The adenoid grows until the age of 5, starts to shrink at the age of 7 and becomes very small in adulthood. 
The tonsils are immunocompetent organs which serve as the immune system's first line of defense against ingested or inhaled foreign pathogens, and as such frequently engorge with blood to assist in immune responses to common illnesses such as the common cold. The tonsils have on their surface specialized antigen capture cells called Microfold cell (M cells) that allow for the uptake of antigens produced by pathogens. These M cells then alert the B cells and T cells in the tonsil that a pathogen is present and an immune response is stimulated.  B cells are activated and proliferate in areas called germinal centers in the tonsil. These germinal centers are places where B memory cells are created and secretory antibody (IgA) is produced.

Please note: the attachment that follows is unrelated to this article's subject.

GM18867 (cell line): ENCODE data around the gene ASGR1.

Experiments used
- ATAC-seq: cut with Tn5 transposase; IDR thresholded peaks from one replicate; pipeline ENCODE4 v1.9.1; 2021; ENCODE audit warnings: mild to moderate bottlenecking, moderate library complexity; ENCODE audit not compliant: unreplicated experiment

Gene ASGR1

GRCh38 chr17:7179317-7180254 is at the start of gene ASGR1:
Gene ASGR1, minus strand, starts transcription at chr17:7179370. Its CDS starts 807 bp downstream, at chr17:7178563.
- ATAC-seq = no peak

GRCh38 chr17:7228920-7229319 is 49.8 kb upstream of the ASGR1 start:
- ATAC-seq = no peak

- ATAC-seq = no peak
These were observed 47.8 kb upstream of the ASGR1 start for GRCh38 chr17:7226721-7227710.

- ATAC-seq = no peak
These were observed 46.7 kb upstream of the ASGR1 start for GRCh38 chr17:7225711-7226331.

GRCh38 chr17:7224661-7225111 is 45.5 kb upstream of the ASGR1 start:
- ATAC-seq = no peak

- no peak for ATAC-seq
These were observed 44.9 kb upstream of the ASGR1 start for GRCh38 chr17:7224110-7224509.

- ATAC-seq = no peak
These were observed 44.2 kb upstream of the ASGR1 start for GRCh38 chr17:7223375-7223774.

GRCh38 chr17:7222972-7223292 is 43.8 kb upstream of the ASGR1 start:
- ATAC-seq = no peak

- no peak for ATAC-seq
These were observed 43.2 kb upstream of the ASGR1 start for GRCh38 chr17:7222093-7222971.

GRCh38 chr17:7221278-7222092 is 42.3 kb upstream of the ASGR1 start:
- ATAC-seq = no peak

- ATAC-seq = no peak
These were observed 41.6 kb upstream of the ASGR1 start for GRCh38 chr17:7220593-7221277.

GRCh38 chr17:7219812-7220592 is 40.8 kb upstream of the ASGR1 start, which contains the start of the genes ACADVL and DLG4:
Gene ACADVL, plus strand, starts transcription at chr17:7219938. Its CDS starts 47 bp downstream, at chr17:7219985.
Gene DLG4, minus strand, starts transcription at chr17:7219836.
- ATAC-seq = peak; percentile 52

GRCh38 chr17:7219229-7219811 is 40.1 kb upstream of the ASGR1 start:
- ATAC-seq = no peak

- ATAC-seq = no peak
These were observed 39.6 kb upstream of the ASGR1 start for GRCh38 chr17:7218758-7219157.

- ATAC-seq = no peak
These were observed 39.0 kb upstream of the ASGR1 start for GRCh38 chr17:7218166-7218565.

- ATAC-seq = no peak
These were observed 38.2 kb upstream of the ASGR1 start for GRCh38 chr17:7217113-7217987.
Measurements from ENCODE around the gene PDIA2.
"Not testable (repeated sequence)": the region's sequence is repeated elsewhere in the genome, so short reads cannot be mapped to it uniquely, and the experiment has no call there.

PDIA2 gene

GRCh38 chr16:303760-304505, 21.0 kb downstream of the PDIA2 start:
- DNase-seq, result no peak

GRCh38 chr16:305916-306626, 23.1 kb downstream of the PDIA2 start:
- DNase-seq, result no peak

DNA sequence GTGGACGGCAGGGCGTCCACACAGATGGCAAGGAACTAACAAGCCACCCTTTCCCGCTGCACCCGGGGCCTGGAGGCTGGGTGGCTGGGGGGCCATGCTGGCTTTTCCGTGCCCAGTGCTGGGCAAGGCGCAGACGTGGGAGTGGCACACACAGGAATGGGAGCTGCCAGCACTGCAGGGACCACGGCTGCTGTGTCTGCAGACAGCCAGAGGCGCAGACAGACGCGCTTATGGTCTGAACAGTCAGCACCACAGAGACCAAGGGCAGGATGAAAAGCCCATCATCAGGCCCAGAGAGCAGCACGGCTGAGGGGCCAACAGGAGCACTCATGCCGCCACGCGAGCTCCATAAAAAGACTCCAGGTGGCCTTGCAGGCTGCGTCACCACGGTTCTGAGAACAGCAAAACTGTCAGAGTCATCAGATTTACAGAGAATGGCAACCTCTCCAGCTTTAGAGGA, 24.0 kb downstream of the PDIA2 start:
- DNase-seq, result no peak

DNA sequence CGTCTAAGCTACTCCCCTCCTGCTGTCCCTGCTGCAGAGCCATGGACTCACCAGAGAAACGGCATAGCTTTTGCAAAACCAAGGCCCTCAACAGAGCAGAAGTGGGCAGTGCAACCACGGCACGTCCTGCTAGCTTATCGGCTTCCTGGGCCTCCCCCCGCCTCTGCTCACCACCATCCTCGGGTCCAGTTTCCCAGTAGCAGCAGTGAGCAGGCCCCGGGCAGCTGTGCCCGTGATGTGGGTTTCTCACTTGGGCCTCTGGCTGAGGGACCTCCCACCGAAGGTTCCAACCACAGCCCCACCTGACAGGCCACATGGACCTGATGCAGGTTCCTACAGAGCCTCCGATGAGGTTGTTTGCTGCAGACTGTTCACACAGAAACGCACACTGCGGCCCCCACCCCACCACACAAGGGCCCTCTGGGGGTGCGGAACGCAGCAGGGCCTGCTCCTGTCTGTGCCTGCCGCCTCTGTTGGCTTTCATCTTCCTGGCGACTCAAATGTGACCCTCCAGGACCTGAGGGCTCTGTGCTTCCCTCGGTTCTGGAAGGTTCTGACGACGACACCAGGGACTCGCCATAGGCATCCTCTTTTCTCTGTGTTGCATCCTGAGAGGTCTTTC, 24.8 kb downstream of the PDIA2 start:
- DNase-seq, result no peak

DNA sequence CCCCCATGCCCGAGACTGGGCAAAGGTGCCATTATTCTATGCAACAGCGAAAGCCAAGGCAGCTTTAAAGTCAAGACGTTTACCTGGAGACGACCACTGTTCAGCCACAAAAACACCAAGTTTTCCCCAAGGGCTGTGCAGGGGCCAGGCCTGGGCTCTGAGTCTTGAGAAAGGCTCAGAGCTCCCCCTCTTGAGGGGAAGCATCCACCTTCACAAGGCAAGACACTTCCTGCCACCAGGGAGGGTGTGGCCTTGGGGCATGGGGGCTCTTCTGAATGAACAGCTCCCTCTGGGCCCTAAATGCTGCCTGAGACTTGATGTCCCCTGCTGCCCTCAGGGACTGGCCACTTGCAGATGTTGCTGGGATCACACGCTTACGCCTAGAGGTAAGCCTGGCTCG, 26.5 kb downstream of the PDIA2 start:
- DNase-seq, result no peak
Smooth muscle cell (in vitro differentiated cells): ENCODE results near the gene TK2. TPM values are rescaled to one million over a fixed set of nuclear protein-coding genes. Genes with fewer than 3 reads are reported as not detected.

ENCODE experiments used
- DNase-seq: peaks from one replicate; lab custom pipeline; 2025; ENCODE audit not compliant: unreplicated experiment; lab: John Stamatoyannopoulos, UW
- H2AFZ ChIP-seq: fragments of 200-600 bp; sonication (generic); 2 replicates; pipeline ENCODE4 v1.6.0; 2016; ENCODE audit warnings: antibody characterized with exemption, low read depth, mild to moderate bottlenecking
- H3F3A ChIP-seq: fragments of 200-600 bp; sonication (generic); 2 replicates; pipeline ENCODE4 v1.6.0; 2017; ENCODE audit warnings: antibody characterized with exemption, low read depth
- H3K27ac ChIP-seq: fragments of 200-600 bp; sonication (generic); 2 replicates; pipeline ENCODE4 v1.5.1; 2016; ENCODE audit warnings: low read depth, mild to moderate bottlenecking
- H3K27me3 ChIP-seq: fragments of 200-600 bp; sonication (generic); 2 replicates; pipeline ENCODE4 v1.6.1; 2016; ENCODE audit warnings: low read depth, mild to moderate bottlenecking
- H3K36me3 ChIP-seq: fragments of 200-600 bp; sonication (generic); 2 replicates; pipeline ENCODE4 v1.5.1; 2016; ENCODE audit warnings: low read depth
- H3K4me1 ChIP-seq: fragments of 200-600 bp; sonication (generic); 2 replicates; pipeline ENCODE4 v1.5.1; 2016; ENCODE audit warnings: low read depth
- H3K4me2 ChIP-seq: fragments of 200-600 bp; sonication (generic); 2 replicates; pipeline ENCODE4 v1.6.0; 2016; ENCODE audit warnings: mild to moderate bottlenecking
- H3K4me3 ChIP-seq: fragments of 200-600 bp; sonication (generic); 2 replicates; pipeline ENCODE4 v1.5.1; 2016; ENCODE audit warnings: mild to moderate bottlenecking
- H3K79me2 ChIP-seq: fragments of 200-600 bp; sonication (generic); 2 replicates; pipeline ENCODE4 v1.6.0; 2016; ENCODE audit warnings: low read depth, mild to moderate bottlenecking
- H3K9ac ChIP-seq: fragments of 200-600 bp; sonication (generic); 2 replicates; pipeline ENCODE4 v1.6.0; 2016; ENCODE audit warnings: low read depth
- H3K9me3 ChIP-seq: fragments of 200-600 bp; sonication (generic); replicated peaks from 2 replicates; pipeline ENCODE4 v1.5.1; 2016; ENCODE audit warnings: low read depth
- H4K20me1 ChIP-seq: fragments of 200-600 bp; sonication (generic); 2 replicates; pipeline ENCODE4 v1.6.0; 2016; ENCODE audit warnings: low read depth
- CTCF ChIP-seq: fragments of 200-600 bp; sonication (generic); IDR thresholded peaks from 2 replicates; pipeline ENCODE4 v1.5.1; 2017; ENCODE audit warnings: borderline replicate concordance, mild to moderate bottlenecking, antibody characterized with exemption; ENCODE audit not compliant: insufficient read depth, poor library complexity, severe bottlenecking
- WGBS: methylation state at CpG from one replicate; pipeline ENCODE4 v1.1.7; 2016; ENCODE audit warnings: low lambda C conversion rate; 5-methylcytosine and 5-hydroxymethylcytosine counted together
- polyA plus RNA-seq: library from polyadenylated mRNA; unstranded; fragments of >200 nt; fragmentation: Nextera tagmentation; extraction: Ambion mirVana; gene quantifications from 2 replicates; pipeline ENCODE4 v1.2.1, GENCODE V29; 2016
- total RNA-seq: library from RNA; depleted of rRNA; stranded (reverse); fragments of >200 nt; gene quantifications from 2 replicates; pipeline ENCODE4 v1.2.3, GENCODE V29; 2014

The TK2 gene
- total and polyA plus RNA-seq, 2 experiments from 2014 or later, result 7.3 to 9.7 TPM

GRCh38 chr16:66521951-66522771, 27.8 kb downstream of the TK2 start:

The palatine tonsils can become enlarged (adenotonsillar hyperplasia) or inflamed (tonsillitis). The most common way to treat tonsillitis is with anti-inflammatory drugs such as ibuprofen, or if bacterial in origin, antibiotics, e.g. amoxicillin and azithromycin. Surgical removal (tonsillectomy) may be advised if the tonsils obstruct the airway or interfere with swallowing, or in patients with severe or recurrent tonsillitis.  However, different mechanisms of pathogenesis for these two subtypes of tonsillar hypertrophy have been described,  and may have different responses to identical therapeutic efforts. In older patients, asymmetric tonsils (also known as asymmetric tonsil hypertrophy) may be an indicator of virally infected tonsils, or tumors such as lymphoma or squamous cell carcinoma.